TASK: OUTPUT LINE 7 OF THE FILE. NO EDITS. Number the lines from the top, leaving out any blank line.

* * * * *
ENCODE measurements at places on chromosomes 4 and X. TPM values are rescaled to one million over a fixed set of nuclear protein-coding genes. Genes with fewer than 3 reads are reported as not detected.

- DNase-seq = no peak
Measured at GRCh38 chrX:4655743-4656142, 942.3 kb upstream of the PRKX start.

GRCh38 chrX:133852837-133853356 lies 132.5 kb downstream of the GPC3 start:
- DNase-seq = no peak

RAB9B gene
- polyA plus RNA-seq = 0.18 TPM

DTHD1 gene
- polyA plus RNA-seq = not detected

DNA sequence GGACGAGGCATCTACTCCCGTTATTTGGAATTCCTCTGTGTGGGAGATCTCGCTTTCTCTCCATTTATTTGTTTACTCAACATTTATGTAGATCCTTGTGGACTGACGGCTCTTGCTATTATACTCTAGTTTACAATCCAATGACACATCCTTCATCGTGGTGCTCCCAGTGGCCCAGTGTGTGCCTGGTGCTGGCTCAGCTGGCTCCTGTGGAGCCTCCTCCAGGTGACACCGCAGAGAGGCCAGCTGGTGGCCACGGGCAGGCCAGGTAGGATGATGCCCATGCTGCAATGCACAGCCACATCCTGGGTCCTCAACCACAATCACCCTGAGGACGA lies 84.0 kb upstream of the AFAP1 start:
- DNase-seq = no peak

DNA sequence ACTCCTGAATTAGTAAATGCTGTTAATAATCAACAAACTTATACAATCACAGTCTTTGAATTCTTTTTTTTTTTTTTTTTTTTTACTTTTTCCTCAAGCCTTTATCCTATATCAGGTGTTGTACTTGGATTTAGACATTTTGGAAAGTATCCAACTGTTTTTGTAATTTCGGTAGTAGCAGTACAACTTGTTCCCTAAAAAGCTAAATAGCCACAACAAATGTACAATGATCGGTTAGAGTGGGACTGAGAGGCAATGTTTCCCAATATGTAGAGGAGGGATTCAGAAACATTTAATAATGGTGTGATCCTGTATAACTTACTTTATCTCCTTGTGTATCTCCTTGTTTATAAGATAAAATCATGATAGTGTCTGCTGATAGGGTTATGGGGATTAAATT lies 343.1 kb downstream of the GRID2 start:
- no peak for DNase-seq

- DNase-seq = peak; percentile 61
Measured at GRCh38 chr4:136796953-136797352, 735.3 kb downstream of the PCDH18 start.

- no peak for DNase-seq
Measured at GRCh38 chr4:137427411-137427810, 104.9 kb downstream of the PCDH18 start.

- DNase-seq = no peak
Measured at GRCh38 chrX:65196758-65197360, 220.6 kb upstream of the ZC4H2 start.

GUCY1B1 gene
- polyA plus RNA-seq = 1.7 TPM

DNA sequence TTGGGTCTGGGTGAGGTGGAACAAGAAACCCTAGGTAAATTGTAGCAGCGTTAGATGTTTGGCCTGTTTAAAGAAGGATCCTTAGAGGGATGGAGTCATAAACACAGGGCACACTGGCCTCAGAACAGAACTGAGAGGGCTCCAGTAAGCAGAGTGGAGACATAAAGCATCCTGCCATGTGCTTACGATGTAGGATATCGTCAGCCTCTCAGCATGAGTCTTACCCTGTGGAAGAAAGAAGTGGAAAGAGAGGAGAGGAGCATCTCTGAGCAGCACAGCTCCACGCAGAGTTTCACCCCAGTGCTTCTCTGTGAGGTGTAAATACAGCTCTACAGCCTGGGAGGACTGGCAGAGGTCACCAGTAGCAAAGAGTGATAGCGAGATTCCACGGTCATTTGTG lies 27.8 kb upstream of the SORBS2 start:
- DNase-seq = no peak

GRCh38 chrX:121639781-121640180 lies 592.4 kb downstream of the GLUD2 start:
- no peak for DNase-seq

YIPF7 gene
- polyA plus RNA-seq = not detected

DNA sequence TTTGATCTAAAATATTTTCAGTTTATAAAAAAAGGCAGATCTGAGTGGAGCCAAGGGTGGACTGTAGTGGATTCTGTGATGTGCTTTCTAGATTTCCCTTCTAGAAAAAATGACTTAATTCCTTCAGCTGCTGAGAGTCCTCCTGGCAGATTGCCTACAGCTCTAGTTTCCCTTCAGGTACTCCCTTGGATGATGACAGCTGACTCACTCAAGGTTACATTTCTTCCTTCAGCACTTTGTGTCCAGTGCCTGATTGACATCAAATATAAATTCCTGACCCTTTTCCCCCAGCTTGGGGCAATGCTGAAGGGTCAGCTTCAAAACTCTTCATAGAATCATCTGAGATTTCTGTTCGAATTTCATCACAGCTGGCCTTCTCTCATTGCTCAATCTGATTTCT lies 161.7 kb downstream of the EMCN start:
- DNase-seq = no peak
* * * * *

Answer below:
- polyA plus RNA-seq = 0.18 TPM